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Election 2019: what would Labour’s plans mean for your money?

Find out about Labour's pledges on tax, housing, pensions and more

Labour party manifesto image

Labour has launched its manifesto ahead of the 2019 general election, which will be held on 12 December.

The manifesto is called It’s Time For Real Change and sets out policies the party aims to bring in should it win the election.

Here, we provide an at-a-glance look at Labour’s plans for tax, housing, pensions, benefits and all things money-related that could hit your wallet.

We’ll also be covering the Conservatives, Liberal Democrats and SNP in separate stories, which we’ll publish once the manifestos are out. For more information on what smaller parties have planned, head here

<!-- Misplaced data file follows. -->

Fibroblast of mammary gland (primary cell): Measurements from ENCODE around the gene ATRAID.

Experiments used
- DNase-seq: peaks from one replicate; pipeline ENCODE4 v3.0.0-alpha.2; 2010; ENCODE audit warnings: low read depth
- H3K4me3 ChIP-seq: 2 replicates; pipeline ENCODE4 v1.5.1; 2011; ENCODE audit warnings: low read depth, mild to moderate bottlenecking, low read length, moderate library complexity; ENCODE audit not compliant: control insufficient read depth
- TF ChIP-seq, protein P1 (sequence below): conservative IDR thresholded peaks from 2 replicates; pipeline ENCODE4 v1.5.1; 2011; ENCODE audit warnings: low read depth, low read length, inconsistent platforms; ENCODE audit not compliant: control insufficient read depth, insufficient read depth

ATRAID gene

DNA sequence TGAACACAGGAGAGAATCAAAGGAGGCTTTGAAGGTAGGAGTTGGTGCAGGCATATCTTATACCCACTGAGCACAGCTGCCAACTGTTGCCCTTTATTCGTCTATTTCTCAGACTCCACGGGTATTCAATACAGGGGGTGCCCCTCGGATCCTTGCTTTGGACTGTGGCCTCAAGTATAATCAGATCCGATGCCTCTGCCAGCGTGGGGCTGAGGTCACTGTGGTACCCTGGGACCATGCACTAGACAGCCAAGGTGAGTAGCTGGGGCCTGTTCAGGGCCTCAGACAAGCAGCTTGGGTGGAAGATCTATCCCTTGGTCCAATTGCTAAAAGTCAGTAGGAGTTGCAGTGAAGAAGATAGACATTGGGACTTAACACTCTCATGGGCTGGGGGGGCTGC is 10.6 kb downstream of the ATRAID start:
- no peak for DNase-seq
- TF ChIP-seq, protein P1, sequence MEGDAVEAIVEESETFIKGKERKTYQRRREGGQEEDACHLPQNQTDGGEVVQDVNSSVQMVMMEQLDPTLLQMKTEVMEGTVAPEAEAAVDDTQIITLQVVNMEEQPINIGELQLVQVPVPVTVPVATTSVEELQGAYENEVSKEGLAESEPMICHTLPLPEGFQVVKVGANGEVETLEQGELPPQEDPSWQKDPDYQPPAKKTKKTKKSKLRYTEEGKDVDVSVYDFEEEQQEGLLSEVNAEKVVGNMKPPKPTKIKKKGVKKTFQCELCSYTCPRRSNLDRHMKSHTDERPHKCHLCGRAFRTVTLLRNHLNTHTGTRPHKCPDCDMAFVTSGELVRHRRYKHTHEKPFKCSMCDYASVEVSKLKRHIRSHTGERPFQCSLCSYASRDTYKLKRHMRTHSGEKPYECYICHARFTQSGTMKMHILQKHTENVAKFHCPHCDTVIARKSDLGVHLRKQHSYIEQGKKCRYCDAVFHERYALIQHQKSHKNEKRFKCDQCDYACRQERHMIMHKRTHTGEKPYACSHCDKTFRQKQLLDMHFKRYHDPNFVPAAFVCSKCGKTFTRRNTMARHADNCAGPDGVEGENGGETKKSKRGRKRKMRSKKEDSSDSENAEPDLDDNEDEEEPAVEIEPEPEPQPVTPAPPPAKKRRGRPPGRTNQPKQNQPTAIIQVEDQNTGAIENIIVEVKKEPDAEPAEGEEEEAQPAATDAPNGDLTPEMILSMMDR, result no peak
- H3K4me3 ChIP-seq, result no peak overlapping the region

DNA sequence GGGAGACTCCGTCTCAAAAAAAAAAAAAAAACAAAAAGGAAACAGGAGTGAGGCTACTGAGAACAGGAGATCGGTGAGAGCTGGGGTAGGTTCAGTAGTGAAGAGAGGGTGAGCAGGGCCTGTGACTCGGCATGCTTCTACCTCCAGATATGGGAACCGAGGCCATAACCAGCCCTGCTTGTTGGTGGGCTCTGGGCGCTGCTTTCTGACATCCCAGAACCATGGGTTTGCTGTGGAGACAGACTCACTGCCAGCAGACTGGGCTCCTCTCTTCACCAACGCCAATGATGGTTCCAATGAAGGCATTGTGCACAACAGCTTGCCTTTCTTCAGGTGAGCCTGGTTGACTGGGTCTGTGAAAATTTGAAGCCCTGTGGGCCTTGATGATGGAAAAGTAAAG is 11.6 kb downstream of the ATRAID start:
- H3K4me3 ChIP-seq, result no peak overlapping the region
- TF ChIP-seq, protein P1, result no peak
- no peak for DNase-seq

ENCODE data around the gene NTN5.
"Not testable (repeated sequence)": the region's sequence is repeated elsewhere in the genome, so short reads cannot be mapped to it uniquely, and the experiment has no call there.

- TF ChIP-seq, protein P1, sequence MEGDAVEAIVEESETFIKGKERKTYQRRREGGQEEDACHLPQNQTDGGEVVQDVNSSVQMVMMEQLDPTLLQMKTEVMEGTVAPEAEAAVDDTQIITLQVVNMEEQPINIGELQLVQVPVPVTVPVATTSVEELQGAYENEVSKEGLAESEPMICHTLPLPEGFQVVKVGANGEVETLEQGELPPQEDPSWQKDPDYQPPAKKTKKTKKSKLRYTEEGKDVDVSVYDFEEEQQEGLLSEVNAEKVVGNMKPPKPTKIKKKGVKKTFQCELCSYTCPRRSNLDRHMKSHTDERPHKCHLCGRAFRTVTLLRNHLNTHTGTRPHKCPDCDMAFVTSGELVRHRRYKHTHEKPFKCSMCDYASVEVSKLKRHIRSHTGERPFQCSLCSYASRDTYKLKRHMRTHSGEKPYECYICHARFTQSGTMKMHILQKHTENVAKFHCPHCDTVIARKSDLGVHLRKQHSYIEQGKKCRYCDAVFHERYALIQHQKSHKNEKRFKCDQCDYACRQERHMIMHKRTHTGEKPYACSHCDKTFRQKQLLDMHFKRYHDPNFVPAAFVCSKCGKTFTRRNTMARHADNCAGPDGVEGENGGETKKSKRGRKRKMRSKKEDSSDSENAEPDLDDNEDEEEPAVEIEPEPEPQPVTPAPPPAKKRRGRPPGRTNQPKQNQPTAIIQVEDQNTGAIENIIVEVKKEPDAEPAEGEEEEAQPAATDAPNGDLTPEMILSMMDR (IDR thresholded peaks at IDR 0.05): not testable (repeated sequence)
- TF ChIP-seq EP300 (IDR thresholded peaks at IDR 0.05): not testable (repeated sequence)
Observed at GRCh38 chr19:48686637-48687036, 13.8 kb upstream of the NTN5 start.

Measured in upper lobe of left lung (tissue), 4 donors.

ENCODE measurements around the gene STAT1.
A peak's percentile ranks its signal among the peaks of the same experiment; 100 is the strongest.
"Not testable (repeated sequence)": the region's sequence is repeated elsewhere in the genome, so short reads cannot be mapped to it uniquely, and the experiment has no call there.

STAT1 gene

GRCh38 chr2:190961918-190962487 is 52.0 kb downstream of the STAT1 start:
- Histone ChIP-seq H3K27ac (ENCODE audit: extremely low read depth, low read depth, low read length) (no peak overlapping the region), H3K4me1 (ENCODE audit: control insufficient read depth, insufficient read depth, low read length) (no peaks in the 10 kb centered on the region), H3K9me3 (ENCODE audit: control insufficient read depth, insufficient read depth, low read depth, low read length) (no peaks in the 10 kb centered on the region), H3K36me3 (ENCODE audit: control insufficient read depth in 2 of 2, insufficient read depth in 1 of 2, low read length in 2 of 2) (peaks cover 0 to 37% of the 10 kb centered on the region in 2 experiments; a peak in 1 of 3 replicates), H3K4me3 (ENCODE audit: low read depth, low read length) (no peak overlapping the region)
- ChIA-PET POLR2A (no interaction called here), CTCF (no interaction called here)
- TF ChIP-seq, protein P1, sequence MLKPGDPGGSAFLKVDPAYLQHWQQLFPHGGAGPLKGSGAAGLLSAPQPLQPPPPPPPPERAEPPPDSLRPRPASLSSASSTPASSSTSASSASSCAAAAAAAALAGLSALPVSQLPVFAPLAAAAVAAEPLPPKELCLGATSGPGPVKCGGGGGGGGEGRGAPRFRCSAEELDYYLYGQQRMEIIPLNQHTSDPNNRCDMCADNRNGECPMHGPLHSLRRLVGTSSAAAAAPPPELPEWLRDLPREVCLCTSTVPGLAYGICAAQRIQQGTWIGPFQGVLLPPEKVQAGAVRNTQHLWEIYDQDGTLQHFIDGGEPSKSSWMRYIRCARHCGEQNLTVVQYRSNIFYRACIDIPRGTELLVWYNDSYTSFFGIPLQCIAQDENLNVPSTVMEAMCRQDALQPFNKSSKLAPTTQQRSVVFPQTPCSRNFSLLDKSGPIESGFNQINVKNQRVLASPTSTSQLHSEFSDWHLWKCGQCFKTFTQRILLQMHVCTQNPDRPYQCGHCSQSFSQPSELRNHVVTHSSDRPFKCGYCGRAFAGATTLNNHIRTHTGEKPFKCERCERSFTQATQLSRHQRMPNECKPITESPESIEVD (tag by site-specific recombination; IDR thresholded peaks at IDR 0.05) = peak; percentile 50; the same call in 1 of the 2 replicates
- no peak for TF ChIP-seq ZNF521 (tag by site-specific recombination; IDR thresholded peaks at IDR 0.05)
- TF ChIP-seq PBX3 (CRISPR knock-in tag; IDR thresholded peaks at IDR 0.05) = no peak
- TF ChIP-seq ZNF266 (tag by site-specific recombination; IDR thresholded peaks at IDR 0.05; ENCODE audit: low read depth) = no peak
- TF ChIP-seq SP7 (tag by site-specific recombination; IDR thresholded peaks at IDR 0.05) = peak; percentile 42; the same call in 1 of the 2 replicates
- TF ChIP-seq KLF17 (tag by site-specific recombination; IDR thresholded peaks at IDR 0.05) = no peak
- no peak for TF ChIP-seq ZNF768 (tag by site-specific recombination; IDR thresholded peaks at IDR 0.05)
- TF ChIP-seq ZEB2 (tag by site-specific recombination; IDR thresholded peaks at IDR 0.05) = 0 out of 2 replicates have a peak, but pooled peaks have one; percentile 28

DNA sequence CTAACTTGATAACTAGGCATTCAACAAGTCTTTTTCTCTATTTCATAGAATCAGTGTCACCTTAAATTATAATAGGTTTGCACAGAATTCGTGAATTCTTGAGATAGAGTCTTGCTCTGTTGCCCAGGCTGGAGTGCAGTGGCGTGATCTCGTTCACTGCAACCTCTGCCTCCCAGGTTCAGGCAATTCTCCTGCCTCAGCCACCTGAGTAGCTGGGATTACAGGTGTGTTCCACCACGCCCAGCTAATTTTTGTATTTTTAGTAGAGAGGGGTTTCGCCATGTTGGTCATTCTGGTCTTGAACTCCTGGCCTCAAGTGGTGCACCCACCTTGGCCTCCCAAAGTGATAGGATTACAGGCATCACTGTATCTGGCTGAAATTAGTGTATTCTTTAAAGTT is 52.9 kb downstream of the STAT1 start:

Labour on tax

  • Additional rate of tax for those who earn more than £80,000 a year, and a new ‘super-rich’ rate payable from £125,000.
  • Freeze National Insurance and income tax rates for those who earn less than £80,000.
  • Tax capital gains and dividends at income tax rates.
  • Reverse cuts to inheritance tax.
  • Impose VAT on private school fees.
  • Introduce a tax on second homes.
  • Scrap Married Couple’s Allowance.
  • Reverse cuts to corporation tax, but keep it lower than the rate in 2010 (28%).
  • Guaranteed freeze on VAT.
  • Crackdown on tax avoidance and evasion, and reform tax reliefs system.
  • Review the option of a land value tax on commercial landlords, as an alternative to business rates.

Find out more: use the Which? tax guides and calculators to find out your current position

Labour on banking and the high street

  • Stop bank branch closures and ban ATM charges.
  • Give local government new powers to put empty shops to good use.